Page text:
Rents on newly signed leases surged 17% in July when compared to what the prior tenant paid, reaching the highest level on record, according to RealPage
Landlords across US regions of Florida, California, Tampa and Memphis are raising rents at record speeds. A number of people are applying against each listing. Some renters are even forced to check into hotels while they search rental properties.
Any desirable rental is going within hours, just like the desirable sales, said Shannon Dopkins, a Realtor in Tampa.
After weakening early in the pandemic as the economy faltered and young people rode out lockdowns with family, the rental market is now seeing record demand. The number of occupied U.S. rental-apartment units jumped by about half a million in the second quarter, the biggest annual increase in data going back to 1993, according to industry consultant RealPage Inc. Last month, occupancy hit a new high of 96.9%.
Rents on newly signed leases surged 17% in July when compared to what the prior tenant paid, reaching the highest level on record, according to RealPage.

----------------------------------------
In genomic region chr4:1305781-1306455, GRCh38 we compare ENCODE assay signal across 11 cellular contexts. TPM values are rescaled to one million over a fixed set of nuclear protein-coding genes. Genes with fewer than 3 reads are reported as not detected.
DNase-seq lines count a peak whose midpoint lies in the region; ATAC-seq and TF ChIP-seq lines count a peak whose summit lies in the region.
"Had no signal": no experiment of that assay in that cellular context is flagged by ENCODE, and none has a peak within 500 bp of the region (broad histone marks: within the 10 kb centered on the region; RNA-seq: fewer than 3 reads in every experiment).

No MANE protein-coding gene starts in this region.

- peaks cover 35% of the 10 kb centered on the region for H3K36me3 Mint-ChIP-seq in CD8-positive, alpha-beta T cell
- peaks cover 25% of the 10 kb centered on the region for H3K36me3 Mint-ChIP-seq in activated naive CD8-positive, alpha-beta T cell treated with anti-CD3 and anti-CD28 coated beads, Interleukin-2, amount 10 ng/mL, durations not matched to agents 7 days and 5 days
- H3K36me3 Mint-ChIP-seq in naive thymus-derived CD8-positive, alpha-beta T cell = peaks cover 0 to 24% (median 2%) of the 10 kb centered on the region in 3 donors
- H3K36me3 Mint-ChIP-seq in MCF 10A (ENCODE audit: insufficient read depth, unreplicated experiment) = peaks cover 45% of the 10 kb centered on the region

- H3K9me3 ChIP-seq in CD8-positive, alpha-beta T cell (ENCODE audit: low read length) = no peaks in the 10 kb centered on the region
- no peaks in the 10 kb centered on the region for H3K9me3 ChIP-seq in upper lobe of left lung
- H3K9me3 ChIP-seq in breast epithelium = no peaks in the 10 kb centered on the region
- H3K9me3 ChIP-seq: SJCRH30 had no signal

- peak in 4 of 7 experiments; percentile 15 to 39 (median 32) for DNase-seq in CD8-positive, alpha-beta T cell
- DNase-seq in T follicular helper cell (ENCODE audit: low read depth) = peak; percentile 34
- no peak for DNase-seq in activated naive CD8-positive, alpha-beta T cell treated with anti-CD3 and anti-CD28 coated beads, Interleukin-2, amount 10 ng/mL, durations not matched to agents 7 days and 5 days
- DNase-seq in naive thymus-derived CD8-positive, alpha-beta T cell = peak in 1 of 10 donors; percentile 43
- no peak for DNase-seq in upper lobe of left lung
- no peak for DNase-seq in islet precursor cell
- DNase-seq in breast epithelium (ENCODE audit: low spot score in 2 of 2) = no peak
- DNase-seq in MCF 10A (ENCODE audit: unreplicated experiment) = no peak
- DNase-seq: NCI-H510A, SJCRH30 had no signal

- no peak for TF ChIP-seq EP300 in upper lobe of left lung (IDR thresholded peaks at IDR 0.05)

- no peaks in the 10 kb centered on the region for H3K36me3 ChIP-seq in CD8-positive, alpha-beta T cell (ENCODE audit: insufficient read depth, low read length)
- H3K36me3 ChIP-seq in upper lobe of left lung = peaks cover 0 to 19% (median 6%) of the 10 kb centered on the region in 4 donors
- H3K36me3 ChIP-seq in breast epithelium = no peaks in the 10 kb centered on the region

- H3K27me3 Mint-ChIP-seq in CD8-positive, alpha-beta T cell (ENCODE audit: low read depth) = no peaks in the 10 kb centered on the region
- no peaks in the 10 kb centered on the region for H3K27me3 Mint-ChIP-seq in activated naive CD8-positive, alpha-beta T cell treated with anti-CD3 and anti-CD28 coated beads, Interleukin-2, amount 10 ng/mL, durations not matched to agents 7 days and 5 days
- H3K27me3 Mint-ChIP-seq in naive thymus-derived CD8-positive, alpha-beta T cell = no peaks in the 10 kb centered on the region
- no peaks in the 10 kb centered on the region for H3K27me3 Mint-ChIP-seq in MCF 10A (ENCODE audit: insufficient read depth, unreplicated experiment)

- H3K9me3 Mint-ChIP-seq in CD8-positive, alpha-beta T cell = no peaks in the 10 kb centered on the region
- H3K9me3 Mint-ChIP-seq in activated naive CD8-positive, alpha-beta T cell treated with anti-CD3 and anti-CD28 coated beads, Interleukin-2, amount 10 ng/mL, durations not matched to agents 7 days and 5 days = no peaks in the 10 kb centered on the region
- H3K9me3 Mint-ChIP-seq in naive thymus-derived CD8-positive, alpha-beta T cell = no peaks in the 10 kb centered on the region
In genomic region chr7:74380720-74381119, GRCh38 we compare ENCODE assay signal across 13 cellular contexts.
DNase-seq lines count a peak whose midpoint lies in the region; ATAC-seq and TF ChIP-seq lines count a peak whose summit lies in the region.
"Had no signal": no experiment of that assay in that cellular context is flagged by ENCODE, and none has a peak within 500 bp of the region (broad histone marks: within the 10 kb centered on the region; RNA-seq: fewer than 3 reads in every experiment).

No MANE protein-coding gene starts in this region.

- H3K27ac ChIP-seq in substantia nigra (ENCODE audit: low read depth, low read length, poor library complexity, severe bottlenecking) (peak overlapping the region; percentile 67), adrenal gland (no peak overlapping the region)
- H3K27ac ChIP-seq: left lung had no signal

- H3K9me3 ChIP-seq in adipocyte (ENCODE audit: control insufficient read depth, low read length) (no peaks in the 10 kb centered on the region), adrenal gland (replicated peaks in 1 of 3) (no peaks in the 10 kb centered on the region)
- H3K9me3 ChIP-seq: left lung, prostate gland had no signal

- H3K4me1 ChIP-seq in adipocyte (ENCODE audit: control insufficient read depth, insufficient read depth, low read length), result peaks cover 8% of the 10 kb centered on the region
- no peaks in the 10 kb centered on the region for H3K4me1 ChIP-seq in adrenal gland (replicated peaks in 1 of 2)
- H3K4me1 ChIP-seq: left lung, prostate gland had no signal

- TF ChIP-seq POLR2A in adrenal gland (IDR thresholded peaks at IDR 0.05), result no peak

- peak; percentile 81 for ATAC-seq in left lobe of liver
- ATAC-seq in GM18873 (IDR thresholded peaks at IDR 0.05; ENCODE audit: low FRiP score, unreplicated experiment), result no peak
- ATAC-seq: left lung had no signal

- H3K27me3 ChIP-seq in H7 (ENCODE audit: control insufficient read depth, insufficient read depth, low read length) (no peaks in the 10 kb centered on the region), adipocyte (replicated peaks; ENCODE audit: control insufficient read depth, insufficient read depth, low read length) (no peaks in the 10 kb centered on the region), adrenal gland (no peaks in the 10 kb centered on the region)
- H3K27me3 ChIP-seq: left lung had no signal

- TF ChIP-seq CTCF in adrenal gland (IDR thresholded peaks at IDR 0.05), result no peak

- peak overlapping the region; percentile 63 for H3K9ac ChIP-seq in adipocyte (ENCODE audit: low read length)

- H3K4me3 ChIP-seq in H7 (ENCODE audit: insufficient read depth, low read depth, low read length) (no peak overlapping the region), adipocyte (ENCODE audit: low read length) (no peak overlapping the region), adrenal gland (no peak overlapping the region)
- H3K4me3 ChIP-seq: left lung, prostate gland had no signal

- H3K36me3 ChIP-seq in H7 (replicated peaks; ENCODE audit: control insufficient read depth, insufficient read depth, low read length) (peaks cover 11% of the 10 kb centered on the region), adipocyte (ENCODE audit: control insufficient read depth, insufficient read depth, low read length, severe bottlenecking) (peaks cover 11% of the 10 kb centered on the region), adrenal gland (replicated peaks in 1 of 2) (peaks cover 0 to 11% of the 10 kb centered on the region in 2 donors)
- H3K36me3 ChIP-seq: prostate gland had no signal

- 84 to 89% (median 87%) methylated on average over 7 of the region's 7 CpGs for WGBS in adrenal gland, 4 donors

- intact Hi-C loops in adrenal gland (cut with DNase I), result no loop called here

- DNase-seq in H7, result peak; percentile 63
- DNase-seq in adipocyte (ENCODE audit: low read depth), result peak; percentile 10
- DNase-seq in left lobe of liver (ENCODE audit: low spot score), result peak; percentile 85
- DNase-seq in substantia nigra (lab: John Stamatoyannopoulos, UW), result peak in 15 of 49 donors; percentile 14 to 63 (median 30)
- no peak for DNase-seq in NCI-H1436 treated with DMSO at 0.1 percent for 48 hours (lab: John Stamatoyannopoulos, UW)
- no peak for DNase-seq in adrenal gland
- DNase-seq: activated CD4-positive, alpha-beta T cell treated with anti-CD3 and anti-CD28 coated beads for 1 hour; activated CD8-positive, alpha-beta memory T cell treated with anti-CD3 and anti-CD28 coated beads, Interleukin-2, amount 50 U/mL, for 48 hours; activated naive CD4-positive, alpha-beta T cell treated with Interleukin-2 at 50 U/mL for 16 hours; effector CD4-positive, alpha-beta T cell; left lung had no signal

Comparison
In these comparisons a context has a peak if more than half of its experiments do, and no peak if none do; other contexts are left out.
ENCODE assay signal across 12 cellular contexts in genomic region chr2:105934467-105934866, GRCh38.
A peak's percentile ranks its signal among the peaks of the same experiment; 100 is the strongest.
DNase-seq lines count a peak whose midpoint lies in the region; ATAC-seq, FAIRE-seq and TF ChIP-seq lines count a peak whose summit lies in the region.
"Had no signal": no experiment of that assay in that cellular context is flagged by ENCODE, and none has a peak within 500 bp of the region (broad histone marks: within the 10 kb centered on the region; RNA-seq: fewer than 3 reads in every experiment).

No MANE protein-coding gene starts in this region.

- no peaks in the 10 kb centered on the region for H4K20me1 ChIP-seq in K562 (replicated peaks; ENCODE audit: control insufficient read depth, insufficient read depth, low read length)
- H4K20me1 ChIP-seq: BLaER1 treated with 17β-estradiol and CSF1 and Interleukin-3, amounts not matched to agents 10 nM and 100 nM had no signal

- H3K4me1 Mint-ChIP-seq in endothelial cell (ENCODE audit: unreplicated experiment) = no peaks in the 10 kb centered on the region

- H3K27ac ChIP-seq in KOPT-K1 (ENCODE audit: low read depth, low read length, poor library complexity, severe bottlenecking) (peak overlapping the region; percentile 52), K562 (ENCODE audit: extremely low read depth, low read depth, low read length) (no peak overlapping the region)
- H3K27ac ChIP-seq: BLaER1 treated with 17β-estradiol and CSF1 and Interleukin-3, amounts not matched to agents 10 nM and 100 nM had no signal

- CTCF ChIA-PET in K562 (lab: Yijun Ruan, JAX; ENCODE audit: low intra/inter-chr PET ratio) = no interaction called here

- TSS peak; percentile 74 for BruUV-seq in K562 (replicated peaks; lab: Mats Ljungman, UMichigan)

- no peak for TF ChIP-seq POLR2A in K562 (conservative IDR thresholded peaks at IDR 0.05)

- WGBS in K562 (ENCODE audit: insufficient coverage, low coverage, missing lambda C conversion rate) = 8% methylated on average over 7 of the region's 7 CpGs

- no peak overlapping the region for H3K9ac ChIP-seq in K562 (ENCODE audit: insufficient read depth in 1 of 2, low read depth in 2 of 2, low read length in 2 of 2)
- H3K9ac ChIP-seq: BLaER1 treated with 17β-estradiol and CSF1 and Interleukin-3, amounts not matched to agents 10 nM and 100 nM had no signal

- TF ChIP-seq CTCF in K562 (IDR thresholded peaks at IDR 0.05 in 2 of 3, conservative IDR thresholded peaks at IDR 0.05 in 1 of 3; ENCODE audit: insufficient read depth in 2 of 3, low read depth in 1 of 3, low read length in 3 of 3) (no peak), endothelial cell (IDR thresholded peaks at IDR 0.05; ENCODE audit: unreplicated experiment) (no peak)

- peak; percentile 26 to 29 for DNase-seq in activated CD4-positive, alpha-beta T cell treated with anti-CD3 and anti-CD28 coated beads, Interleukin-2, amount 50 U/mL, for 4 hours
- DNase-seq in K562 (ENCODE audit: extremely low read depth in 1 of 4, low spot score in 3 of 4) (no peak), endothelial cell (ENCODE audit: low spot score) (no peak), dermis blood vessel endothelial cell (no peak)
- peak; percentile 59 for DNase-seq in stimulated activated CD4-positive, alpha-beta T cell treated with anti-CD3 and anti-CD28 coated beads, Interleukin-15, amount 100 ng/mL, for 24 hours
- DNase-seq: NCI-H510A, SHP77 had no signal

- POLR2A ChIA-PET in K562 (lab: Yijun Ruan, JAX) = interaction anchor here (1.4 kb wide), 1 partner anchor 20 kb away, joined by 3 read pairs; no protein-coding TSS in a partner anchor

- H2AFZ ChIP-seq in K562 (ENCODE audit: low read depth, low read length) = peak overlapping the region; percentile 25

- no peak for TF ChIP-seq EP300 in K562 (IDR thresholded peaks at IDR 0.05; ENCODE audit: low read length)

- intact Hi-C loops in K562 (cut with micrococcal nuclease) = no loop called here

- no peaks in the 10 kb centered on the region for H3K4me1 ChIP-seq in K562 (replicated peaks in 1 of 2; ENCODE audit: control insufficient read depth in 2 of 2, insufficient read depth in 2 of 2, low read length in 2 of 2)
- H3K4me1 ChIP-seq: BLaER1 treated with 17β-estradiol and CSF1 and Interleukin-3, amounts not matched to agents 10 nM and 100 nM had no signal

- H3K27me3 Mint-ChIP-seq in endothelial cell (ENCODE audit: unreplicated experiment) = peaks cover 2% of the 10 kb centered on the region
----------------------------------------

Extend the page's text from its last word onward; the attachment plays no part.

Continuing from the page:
The gains reflect competition for housing. Potential property buyers find themselves on the losing end as they are being forced back into rentals with prices soaring in the for-sale market, and bidding wars proliferating.
At the same time, young Americans looking for their first apartment are competing with others who delayed plans because of the pandemic. Remote workers are on the move to lower-cost areas. And small single-family home and condo landlords are cashing out, leaving their tenants desperate for another place.
The entire housing market is on fire, across the board from homeownership to rental, from high-end to low-end, from coast to coast, said Mark Zandi, chief economist for Moody’s Analytics. It’s a basic need but it’s increasingly out of reach.
Eviction bans also are playing a role in keeping the market tight, because nearly 6% of tenants are normally forced to vacate each year. Zandi estimates the country’s shortage of affordable rentals is the worst since at least the post-World War II period.
Developers are adding new supply. But in the short run, the squeeze will have economic consequences because workers can’t easily move for jobs and will have less to spend on things other than housing. Soaring rental costs also are a contributor to the Federal Reserve’s inflation expectations.
They may not yet be accurately reflected in some measures. Owners’ equivalent rent of residences, which makes up almost a quarter of the consumer price index, rose 2.4% in July from a year earlier. That figure “lags the reality” because it’s based on a survey of homeowner expectations about what their home would rent for, Zandi said.
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